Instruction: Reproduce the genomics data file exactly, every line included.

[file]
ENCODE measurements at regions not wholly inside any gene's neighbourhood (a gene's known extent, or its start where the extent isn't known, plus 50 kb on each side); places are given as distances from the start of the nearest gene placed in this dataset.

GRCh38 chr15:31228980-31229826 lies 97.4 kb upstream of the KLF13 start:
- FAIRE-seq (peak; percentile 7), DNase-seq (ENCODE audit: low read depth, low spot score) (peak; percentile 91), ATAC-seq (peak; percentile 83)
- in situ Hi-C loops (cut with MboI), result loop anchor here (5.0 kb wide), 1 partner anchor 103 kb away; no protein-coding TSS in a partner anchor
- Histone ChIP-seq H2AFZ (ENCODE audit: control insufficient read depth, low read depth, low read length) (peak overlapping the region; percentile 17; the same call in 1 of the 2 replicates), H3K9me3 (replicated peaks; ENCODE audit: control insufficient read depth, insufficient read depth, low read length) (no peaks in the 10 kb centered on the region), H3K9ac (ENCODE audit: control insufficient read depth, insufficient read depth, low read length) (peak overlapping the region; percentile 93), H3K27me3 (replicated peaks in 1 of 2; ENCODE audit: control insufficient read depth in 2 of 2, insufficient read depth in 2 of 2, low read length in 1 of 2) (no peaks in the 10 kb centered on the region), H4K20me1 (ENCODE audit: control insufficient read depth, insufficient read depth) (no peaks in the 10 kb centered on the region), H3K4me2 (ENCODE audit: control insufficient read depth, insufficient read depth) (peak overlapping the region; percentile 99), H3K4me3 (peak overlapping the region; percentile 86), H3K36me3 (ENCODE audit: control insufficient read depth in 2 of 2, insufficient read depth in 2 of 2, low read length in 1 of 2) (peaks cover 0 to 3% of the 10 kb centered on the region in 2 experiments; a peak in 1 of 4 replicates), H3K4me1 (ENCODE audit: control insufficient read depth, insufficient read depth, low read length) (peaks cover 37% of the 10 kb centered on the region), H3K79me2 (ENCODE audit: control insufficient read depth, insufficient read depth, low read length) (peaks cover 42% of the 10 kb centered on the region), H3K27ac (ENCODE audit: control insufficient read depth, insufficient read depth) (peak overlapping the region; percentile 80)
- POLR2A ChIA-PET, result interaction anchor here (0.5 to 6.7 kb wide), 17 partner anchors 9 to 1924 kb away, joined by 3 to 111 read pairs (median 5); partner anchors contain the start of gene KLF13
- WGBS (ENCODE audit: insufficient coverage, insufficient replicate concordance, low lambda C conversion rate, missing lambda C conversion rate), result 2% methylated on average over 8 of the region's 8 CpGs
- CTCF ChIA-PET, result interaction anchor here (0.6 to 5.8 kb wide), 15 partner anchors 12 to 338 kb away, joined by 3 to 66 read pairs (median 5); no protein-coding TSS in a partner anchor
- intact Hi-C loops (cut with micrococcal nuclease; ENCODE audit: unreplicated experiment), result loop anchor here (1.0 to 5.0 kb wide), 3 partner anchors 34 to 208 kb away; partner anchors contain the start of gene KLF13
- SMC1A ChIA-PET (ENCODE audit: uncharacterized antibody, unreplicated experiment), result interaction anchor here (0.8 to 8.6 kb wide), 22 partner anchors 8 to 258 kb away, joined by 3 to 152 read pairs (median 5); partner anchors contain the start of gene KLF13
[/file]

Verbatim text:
ENCODE measurements at regions not wholly inside any gene's neighbourhood (a gene's known extent, or its start where the extent isn't known, plus 50 kb on each side); places are given as distances from the start of the nearest gene placed in this dataset.

GRCh38 chr15:31228980-31229826 lies 97.4 kb upstream of the KLF13 start:
- FAIRE-seq (peak; percentile 7), DNase-seq (ENCODE audit: low read depth, low spot score) (peak; percentile 91), ATAC-seq (peak; percentile 83)
- in situ Hi-C loops (cut with MboI), result loop anchor here (5.0 kb wide), 1 partner anchor 103 kb away; no protein-coding TSS in a partner anchor
- Histone ChIP-seq H2AFZ (ENCODE audit: control insufficient read depth, low read depth, low read length) (peak overlapping the region; percentile 17; the same call in 1 of the 2 replicates), H3K9me3 (replicated peaks; ENCODE audit: control insufficient read depth, insufficient read depth, low read length) (no peaks in the 10 kb centered on the region), H3K9ac (ENCODE audit: control insufficient read depth, insufficient read depth, low read length) (peak overlapping the region; percentile 93), H3K27me3 (replicated peaks in 1 of 2; ENCODE audit: control insufficient read depth in 2 of 2, insufficient read depth in 2 of 2, low read length in 1 of 2) (no peaks in the 10 kb centered on the region), H4K20me1 (ENCODE audit: control insufficient read depth, insufficient read depth) (no peaks in the 10 kb centered on the region), H3K4me2 (ENCODE audit: control insufficient read depth, insufficient read depth) (peak overlapping the region; percentile 99), H3K4me3 (peak overlapping the region; percentile 86), H3K36me3 (ENCODE audit: control insufficient read depth in 2 of 2, insufficient read depth in 2 of 2, low read length in 1 of 2) (peaks cover 0 to 3% of the 10 kb centered on the region in 2 experiments; a peak in 1 of 4 replicates), H3K4me1 (ENCODE audit: control insufficient read depth, insufficient read depth, low read length) (peaks cover 37% of the 10 kb centered on the region), H3K79me2 (ENCODE audit: control insufficient read depth, insufficient read depth, low read length) (peaks cover 42% of the 10 kb centered on the region), H3K27ac (ENCODE audit: control insufficient read depth, insufficient read depth) (peak overlapping the region; percentile 80)
- POLR2A ChIA-PET, result interaction anchor here (0.5 to 6.7 kb wide), 17 partner anchors 9 to 1924 kb away, joined by 3 to 111 read pairs (median 5); partner anchors contain the start of gene KLF13
- WGBS (ENCODE audit: insufficient coverage, insufficient replicate concordance, low lambda C conversion rate, missing lambda C conversion rate), result 2% methylated on average over 8 of the region's 8 CpGs
- CTCF ChIA-PET, result interaction anchor here (0.6 to 5.8 kb wide), 15 partner anchors 12 to 338 kb away, joined by 3 to 66 read pairs (median 5); no protein-coding TSS in a partner anchor
- intact Hi-C loops (cut with micrococcal nuclease; ENCODE audit: unreplicated experiment), result loop anchor here (1.0 to 5.0 kb wide), 3 partner anchors 34 to 208 kb away; partner anchors contain the start of gene KLF13
- SMC1A ChIA-PET (ENCODE audit: uncharacterized antibody, unreplicated experiment), result interaction anchor here (0.8 to 8.6 kb wide), 22 partner anchors 8 to 258 kb away, joined by 3 to 152 read pairs (median 5); partner anchors contain the start of gene KLF13